However, there was nothing left to discuss there. The same applied to the Minsk Package of Measures for Ukraine. Here, futile attempts to achieve its comprehensive and unconditional implementation culminated in the decision to launch the Special Military Operation, which the president of Russia announced live on the air.


* * *


IN THIS regard, the political directness and psychological openness of the aforementioned texts representing Russia’s message on the indivisibility of security,12 sent in January 2022 to the heads of the foreign affairs departments of the US, Canada, and a number of European countries, and the reaction received from the West in February of the same year,13 are of particular research interest.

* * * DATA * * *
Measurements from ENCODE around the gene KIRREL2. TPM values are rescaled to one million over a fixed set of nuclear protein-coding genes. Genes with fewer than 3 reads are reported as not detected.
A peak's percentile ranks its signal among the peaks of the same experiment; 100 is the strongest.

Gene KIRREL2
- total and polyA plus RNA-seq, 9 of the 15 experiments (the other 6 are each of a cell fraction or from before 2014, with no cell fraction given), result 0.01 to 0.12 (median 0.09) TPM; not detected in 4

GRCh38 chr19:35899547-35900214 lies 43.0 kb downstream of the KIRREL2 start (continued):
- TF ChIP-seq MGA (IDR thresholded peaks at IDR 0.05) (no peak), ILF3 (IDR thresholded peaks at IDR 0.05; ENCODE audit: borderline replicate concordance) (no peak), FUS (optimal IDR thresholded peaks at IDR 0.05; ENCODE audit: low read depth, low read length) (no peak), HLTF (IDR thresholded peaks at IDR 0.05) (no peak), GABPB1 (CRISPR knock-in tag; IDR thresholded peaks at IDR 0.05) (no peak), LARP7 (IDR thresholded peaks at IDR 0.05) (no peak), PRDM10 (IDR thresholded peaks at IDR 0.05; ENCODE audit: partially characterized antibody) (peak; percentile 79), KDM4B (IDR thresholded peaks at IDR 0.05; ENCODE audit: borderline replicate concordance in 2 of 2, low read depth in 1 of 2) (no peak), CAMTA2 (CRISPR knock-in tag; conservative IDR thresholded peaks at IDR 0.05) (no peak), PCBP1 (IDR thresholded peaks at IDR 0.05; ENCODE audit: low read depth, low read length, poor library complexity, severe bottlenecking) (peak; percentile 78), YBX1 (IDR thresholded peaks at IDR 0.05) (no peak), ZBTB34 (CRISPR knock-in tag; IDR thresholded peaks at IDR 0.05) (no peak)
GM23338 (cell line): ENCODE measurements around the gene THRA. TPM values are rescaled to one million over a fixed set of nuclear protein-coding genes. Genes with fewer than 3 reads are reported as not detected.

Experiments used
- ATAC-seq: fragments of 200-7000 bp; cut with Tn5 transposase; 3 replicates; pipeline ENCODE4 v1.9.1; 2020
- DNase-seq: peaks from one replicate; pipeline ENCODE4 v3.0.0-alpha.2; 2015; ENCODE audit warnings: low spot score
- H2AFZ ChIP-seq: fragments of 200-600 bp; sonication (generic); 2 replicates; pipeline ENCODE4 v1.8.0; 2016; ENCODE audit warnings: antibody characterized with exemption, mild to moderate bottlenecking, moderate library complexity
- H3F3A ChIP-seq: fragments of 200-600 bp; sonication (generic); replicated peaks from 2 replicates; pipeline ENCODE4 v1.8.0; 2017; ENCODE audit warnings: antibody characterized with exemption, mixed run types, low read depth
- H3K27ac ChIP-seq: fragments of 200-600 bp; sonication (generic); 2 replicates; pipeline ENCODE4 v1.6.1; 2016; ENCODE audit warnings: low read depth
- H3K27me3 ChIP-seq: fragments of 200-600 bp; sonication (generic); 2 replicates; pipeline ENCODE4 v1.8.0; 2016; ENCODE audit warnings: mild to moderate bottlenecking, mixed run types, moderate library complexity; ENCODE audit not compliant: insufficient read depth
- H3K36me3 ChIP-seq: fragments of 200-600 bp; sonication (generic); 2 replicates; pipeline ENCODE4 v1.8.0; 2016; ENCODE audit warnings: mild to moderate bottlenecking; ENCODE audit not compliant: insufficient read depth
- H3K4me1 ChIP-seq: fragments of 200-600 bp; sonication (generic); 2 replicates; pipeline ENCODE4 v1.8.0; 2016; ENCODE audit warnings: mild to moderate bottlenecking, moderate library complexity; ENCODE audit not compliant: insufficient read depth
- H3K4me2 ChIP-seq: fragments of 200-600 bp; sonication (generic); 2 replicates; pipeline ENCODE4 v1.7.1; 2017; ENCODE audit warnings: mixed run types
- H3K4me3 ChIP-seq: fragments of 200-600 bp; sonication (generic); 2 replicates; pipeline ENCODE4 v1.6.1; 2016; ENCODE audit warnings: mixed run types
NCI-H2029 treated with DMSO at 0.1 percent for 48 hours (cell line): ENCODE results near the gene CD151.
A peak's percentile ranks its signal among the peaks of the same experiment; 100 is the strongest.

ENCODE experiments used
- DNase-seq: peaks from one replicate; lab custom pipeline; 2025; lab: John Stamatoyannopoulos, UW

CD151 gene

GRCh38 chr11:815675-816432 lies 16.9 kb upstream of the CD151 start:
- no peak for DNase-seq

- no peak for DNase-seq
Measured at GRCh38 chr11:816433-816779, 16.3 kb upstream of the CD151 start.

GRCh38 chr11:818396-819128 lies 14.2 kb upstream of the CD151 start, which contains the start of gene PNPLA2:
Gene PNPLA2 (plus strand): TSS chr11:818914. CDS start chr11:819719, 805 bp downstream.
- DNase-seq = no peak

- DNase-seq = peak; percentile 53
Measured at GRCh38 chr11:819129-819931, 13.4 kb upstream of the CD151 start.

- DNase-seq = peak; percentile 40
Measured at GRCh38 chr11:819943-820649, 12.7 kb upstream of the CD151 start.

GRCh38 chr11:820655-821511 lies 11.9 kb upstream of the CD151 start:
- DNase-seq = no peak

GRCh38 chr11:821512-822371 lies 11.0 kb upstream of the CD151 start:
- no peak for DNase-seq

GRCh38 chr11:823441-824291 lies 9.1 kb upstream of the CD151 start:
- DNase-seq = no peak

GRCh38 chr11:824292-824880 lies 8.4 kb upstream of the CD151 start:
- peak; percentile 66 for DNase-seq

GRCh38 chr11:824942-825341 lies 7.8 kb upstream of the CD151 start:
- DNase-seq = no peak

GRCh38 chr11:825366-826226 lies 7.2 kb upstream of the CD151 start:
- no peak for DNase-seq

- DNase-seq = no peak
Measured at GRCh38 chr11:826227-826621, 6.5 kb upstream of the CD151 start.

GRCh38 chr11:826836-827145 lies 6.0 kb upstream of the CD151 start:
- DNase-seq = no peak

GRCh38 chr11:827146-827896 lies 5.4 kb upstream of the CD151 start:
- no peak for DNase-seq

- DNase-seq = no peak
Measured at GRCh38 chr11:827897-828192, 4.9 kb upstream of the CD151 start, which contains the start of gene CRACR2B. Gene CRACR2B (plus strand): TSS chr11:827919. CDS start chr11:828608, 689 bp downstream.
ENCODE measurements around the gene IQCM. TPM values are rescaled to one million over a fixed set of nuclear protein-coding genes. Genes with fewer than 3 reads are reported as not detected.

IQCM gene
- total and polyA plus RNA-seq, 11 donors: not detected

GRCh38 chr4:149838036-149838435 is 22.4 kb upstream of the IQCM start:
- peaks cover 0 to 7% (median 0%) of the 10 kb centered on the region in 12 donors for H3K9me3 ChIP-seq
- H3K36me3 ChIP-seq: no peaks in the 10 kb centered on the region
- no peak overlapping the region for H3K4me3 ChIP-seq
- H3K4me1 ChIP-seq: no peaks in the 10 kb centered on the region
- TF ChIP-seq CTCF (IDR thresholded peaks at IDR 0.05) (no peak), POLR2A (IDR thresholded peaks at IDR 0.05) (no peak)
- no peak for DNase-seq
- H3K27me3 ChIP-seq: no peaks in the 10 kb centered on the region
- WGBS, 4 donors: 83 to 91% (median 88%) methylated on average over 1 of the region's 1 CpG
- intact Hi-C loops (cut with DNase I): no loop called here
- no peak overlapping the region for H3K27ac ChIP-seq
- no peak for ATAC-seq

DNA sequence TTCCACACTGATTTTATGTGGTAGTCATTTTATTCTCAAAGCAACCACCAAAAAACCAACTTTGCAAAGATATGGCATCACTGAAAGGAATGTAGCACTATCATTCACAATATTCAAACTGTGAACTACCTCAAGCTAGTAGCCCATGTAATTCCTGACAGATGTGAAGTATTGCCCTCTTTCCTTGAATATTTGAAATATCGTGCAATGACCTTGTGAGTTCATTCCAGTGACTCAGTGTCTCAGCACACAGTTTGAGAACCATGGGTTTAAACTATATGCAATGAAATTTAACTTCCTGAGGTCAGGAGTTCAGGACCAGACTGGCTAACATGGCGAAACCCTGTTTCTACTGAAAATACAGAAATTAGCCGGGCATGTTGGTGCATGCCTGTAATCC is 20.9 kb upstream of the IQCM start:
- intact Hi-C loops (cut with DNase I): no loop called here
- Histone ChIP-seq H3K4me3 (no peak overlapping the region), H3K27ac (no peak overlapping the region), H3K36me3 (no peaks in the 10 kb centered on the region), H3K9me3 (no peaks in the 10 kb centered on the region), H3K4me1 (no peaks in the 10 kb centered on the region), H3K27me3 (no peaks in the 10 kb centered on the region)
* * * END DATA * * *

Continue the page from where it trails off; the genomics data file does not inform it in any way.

At that time, Russia was seriously concerned about the increase in military and political tension in the immediate vicinity of its western borders. To prevent further escalation, in December 2021, Moscow presented its drafts of two interrelated international legal documents: the Treaty between Russia and the United States on Security Guarantees14 and the Agreement on Security Measures between Russia and the Member States of the North Atlantic Treaty Organization (see Fig. 1).15

The responses to these proposals (a separate one from the US and collective responses from NATO and the EU) testify to significant differences in the understanding of the principle of equal and indivisible security, which is fundamental to the entire Euro-Atlantic security architecture.16